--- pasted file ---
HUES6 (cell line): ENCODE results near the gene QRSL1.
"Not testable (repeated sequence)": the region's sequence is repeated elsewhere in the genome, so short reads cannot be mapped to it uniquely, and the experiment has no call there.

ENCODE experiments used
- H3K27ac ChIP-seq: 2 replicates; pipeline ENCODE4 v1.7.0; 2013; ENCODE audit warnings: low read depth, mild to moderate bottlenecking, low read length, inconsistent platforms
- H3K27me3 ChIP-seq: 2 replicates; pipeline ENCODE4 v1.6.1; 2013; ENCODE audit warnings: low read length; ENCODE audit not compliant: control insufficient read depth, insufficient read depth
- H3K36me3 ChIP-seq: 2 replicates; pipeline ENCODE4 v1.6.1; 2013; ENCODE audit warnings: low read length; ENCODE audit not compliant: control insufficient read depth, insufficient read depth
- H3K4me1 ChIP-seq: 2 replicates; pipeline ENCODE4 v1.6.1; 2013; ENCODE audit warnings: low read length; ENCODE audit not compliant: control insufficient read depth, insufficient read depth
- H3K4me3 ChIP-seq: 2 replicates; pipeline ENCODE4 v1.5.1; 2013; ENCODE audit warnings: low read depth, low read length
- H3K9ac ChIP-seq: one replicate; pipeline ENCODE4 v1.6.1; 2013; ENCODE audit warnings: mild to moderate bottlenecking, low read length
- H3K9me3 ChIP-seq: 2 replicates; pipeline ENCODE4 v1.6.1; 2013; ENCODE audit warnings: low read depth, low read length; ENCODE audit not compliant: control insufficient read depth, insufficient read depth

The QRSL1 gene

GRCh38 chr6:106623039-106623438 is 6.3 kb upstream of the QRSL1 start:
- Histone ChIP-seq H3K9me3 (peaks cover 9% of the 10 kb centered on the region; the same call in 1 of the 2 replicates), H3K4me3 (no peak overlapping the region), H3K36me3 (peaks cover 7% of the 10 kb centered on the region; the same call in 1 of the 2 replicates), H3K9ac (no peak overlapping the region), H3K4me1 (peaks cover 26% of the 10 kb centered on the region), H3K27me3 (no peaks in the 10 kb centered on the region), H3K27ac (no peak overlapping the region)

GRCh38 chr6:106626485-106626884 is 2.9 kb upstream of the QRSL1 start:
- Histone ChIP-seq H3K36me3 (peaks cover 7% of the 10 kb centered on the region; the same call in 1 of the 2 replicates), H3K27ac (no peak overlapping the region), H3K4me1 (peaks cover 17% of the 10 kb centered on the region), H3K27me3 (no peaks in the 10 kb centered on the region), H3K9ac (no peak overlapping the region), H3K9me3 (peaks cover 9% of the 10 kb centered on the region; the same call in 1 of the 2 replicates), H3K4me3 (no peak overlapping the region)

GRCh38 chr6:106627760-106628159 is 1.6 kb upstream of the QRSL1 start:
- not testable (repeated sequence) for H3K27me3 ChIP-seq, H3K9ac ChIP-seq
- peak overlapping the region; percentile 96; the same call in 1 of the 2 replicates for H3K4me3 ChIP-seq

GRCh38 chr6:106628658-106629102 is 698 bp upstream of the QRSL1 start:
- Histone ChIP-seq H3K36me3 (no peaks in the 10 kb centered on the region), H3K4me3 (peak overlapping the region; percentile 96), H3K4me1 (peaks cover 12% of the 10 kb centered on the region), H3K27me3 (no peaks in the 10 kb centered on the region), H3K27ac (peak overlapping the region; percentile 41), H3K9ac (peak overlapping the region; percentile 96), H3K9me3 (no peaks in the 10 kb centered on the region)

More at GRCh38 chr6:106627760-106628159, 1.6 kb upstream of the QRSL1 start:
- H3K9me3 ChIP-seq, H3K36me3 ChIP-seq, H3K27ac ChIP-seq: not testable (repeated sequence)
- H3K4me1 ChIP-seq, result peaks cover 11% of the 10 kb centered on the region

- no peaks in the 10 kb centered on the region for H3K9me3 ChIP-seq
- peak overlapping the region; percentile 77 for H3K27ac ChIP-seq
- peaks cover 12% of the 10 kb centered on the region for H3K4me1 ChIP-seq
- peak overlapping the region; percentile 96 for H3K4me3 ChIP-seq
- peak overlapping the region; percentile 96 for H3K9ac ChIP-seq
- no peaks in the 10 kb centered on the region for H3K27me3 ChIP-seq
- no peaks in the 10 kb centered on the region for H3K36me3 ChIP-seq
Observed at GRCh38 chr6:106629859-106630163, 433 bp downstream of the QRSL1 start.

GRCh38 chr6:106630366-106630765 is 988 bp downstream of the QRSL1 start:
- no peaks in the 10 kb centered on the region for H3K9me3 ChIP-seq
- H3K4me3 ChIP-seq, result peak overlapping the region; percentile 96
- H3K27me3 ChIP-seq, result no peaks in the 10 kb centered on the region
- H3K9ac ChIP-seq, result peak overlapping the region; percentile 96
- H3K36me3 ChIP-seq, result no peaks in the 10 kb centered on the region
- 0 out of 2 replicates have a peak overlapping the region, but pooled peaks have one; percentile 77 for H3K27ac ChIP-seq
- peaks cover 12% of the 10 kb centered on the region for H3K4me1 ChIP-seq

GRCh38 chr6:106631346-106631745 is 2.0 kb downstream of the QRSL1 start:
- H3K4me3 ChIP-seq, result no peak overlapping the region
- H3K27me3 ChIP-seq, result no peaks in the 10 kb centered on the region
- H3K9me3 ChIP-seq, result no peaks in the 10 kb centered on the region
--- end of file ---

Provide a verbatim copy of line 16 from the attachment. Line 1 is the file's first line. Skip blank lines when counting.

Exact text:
GRCh38 chr6:106627760-106628159 is 1.6 kb upstream of the QRSL1 start: